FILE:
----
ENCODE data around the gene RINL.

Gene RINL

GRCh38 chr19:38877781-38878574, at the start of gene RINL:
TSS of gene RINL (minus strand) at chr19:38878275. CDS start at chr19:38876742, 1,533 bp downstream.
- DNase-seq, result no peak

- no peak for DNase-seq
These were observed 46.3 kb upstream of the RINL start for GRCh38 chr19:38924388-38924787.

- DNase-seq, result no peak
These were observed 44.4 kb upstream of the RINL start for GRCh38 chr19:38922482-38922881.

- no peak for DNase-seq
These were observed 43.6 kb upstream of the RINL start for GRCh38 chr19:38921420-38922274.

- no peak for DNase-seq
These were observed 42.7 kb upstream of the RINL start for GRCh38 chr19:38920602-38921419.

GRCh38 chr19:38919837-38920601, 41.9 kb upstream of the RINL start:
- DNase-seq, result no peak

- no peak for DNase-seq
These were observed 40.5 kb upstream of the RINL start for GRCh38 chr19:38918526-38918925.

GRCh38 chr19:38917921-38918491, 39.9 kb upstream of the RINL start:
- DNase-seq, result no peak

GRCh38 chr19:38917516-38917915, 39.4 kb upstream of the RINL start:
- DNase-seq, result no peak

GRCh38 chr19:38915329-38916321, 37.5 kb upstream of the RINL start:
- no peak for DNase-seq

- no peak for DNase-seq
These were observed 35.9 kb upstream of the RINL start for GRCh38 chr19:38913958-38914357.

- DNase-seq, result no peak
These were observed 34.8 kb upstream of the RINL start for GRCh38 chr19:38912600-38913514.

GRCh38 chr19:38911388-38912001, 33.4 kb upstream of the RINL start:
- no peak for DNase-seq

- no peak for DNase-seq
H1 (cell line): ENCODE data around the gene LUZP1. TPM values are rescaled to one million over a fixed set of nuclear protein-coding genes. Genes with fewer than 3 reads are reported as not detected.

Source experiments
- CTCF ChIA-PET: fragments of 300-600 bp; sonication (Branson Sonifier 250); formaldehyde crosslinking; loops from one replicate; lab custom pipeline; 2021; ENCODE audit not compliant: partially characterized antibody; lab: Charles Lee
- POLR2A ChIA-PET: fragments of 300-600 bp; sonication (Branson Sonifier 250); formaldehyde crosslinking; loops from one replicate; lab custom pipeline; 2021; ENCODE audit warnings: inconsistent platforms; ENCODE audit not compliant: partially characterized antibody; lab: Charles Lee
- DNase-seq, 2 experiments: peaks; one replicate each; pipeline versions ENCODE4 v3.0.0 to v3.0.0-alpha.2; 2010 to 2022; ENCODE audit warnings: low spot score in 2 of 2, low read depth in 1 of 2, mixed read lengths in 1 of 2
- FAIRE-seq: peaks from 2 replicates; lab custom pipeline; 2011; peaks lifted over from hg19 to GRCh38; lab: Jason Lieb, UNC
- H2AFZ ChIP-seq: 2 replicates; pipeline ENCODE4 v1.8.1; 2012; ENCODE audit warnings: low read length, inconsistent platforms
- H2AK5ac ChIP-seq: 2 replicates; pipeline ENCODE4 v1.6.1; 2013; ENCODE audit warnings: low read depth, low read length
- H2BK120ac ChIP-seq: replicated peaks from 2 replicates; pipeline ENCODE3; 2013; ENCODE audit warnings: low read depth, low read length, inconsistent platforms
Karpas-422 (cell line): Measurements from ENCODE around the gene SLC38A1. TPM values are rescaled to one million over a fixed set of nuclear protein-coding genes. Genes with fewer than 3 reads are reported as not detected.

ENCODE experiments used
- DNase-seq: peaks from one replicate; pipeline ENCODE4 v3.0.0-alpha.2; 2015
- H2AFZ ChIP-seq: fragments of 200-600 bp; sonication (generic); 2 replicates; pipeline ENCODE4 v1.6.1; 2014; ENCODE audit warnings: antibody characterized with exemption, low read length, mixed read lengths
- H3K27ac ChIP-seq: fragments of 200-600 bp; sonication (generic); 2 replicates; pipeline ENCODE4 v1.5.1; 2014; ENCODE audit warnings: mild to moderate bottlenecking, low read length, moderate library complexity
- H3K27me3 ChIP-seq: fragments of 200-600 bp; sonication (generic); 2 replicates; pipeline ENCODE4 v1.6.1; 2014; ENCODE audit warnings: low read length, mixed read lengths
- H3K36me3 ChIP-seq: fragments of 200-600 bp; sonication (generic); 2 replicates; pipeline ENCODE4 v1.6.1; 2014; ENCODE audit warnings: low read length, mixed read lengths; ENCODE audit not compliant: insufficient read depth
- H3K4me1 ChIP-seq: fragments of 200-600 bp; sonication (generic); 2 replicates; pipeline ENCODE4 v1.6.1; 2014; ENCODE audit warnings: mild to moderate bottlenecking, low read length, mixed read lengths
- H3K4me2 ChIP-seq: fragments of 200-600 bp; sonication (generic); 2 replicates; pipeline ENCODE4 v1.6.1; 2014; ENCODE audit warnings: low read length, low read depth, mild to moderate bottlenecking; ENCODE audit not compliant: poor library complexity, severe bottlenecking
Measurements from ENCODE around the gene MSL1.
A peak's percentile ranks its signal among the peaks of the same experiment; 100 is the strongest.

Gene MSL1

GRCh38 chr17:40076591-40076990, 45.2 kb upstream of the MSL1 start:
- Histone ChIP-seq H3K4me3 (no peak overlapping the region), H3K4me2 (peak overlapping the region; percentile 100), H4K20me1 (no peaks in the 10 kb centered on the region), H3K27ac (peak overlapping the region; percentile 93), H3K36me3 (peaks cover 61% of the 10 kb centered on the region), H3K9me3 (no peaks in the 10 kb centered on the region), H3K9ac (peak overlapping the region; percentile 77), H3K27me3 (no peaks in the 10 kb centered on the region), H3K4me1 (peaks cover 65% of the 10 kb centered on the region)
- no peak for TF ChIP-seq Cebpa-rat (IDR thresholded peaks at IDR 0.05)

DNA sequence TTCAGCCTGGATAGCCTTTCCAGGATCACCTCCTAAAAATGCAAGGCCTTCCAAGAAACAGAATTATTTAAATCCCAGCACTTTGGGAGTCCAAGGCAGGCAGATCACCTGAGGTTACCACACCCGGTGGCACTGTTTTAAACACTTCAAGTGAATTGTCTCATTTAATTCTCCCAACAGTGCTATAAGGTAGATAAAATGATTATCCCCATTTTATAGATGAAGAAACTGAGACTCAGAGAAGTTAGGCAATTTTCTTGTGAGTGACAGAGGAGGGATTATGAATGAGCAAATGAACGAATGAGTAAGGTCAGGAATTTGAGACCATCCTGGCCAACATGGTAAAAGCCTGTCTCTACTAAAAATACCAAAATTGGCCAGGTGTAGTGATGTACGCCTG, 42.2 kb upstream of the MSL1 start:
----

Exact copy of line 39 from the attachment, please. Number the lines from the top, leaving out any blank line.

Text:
- H2BK120ac ChIP-seq: replicated peaks from 2 replicates; pipeline ENCODE3; 2013; ENCODE audit warnings: low read depth, low read length, inconsistent platforms